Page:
Source: SEO blog
Less is more when it comes to online advertising, research suggests
Brand recall may decrease when ad exposure rises too much, according to newly-released research. Four or more digital ad exposures brought brand awareness rates down by 3 percent, while two and three online ad exposures increased brand awareness by 6 percent, new study data from Sublime has shown. Campaign
Google Makes YouTube Masthead Ads Available to All Advertisers
Google has eased restrictions on YouTube masthead advertisements, making the premium placement ad type — which had only been offered as a part of full-day takeovers — available to all advertisers. Marketers can also now buy on a cost-per-thousand basis, the search giant recently announced. Search Engine Journal
Social influencers see stardom potential on LinkedIn and Pinteres
Pinterest and LinkedIn (client) are increasingly seeing social influencers utilizing the platforms, and CNN takes a look at how creators such as Goldie Chan and others are finding new audiences and success with online video. CNN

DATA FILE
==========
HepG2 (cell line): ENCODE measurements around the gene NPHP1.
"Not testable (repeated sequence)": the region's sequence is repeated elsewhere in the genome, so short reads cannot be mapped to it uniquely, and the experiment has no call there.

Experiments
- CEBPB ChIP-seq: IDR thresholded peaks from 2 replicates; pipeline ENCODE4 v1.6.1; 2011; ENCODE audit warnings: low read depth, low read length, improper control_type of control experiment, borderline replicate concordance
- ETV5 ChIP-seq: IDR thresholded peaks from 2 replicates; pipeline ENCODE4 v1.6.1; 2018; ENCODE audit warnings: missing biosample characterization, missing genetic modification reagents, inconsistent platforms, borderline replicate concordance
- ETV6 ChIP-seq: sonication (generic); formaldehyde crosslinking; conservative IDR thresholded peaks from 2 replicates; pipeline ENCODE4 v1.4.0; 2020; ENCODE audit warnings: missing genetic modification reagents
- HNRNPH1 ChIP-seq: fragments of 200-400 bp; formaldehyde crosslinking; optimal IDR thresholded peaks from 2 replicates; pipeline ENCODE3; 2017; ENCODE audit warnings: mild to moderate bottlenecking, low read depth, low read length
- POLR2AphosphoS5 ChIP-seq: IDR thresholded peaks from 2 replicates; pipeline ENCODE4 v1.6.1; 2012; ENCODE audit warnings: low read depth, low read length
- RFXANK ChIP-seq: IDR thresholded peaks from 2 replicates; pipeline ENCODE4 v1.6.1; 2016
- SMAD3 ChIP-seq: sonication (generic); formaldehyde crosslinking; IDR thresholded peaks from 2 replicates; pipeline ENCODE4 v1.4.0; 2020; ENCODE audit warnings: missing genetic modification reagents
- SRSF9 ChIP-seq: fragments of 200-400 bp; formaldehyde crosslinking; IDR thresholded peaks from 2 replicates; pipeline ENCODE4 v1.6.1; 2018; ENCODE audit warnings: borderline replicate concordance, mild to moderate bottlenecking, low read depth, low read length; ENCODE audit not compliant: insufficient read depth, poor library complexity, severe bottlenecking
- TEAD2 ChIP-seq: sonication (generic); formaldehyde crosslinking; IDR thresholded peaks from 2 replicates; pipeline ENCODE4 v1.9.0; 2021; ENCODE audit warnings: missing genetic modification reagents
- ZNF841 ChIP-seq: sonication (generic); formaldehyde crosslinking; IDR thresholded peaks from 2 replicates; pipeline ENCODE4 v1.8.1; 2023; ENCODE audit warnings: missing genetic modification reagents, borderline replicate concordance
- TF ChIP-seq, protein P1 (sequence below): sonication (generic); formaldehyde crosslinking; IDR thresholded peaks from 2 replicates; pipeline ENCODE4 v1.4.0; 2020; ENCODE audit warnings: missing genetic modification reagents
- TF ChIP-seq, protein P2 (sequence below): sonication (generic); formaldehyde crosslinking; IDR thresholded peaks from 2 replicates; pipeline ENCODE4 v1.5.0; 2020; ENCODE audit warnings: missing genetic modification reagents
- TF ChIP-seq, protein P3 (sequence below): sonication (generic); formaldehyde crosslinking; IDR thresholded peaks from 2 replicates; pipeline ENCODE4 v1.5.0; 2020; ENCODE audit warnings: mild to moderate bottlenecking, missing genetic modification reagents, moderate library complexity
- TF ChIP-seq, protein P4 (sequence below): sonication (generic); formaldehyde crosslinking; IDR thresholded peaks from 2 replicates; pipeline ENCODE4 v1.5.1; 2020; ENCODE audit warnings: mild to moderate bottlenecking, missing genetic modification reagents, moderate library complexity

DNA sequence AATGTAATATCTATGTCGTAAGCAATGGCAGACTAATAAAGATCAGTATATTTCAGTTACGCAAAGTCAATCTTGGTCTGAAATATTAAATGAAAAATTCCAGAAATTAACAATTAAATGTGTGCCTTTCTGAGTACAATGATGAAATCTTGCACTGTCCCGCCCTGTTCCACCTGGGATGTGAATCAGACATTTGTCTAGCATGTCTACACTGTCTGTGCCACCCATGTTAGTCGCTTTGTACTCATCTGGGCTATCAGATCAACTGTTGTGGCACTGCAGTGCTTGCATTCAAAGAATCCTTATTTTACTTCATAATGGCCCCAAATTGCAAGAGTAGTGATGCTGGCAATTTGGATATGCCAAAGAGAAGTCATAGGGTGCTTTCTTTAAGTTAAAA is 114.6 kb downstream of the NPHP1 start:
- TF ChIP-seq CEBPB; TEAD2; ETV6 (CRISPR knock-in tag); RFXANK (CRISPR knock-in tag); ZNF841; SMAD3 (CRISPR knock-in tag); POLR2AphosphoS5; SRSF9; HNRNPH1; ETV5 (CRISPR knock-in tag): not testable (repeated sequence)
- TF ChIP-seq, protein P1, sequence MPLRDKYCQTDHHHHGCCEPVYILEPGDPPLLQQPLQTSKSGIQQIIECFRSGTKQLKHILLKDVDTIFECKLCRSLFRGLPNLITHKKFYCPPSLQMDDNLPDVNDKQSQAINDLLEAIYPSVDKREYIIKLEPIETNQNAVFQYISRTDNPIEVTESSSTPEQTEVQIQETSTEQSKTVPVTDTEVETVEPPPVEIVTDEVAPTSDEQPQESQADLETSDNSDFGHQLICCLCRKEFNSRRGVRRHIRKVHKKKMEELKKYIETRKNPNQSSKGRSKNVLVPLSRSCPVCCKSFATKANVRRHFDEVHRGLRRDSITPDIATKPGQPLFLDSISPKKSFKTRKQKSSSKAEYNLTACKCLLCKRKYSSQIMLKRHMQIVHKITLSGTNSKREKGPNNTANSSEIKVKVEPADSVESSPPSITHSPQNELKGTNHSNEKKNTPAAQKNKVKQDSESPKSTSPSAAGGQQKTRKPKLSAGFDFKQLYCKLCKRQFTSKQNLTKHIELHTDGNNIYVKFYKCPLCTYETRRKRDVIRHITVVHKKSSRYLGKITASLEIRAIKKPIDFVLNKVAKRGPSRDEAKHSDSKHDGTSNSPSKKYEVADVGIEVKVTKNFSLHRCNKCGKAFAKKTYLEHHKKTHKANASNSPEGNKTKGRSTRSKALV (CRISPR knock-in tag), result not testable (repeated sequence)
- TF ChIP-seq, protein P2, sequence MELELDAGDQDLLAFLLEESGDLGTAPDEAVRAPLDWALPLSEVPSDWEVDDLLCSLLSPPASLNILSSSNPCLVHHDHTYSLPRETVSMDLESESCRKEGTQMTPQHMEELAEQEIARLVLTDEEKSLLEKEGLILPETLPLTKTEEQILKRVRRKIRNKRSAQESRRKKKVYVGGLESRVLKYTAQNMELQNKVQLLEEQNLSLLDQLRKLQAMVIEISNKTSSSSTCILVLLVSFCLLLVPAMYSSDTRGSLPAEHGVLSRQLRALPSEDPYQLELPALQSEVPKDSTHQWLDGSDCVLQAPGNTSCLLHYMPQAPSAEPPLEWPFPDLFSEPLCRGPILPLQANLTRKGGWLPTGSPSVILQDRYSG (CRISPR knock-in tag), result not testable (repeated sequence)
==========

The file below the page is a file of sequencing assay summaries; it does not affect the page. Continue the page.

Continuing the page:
New research uncovers biggest differentiator of effective marketing: Bravery
Bravery plays an important role in digital marketing efforts that go on to win awards, according to a newly-released analysis looking at some 6,000 award-winning campaigns. The new Effie awards analysis looked at successes that often stem from being different and brave. AdAge
Facebook is Letting More Advertisers Place Ads in Search Results
Facebook has begun offering more advertisers options for inserting ads within search results on the social giant’s platform, including new news feed campaign options for marketers, but without keyword targeting yet, the firm recently announced. Search Engine Journal
LinkedIn rolls out new feature to help SMBs promote their service offerings